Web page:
The Secretary-General was in the ancient continental capital of Aachen, close to the French border, where he received the Charlemagne Prize, awarded each year since 1950, for services towards European unification.
As a former Portuguese Prime Minister, and one of the architects of the European Union’s efforts in the late 1990s to strengthen social safety nets, solidarity, and cooperation with Africa and India, Mr. Guterres described himself as a “committed European” who understood that, in bestowing the award, Aachen was paying tribute “to the commitment, service, and sacrifice of the women and men of the United Nations”.
The European Union, which grew out of the ashes of two world wars, has forged “an exemplary partnership” with the United Nations, said Mr. Guterres, and the breakup of the 28-nation political and economic bloc, “would inevitably be the failure of multilateralism and the failure of a world in which the rule of law can prevail”.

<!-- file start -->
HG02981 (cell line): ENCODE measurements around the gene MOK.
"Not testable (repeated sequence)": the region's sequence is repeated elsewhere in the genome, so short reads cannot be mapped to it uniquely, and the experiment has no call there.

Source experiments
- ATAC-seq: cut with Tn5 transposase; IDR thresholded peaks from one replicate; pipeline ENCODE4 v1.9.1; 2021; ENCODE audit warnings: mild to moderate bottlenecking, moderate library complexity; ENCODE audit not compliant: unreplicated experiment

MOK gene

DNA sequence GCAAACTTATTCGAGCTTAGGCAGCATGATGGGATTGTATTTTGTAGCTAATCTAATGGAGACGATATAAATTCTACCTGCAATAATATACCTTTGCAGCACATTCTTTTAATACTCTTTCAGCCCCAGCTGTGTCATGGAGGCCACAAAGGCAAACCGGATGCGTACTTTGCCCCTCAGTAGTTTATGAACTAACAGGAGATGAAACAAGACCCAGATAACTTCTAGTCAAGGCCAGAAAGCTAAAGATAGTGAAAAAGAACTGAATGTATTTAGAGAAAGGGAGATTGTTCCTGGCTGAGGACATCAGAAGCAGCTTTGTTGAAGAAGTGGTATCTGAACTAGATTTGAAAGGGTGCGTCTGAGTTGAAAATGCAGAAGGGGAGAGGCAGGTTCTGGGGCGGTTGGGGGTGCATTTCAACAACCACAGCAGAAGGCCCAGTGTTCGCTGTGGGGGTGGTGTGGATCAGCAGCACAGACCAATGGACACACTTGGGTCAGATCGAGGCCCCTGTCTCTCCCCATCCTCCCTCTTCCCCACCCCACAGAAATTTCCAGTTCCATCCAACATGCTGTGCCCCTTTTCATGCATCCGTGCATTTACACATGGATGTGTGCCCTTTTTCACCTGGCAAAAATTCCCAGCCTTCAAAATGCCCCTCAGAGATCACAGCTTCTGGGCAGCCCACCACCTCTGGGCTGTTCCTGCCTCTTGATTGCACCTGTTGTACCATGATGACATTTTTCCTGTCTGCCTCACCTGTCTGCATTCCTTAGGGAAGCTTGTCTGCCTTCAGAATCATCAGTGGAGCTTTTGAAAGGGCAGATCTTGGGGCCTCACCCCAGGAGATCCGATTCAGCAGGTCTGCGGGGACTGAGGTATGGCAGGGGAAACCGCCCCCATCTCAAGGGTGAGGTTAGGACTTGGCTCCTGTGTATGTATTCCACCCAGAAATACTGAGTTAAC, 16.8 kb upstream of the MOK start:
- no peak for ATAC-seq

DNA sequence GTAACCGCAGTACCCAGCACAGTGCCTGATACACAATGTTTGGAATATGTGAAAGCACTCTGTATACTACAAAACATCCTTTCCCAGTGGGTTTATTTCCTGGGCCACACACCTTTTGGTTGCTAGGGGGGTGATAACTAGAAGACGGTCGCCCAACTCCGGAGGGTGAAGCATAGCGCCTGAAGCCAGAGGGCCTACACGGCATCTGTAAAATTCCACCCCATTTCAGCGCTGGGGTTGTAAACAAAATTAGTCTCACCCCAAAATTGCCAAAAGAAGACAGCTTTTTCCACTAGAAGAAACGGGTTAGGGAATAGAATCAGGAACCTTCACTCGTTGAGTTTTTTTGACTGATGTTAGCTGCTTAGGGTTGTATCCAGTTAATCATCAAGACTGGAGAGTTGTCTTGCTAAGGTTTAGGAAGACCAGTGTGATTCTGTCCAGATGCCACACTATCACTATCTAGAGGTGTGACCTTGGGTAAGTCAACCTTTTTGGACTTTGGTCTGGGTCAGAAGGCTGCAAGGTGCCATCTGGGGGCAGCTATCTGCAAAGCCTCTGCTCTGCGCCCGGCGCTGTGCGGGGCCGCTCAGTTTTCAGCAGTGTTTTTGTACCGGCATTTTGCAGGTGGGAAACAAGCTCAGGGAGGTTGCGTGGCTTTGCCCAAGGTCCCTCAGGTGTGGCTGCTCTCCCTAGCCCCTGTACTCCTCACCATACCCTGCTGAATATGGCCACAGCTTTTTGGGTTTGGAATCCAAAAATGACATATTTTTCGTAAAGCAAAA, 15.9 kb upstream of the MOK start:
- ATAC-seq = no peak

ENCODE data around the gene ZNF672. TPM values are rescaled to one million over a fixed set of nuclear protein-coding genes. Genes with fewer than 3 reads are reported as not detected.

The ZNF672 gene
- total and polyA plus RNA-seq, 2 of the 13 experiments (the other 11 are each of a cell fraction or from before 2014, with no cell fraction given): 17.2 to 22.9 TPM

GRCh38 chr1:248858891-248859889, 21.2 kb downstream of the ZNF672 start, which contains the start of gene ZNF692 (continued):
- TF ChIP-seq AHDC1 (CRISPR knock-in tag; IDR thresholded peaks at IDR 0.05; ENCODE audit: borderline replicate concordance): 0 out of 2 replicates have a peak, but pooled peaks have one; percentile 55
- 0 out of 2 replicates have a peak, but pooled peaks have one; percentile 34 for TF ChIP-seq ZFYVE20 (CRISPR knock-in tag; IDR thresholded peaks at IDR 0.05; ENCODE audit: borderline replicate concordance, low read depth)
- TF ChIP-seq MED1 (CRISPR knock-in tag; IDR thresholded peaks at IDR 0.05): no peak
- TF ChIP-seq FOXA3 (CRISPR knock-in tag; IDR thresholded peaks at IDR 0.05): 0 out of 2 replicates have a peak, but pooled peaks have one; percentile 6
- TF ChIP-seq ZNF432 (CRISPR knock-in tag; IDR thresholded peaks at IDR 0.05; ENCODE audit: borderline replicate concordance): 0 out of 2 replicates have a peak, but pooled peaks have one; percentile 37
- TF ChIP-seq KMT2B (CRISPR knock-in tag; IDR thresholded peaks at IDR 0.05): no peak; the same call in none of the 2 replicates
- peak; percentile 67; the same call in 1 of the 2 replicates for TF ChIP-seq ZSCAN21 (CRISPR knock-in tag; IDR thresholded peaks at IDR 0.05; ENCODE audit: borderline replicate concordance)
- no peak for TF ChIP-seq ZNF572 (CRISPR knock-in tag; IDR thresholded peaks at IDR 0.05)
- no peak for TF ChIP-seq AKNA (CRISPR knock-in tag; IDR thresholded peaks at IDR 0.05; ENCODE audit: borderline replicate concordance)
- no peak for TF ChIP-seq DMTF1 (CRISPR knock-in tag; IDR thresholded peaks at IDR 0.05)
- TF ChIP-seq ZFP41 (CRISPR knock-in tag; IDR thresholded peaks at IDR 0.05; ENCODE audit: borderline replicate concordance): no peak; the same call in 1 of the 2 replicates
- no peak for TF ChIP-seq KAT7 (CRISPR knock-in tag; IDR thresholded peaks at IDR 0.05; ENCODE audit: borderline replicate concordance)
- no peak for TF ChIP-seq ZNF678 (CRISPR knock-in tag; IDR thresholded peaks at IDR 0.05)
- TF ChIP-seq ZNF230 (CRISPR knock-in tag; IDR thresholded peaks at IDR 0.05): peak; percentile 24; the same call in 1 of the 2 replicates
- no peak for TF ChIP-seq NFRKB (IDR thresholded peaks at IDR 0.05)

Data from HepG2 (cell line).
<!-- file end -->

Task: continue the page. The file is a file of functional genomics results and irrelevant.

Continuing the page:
“The hard truth is we collectively have taken too many things for granted”, he added, noting that democratic principles “are under siege, and the rule of law is being undermined. Inequalities are on the rise. Hate speech, racism and xenophobia are fuelling terrorism through social media”.
Hailing Europe’s continuing role as a champion of universal values, he said that multilateralism was under fire “precisely when we need it most, and when it has never been so fit to address these challenges”.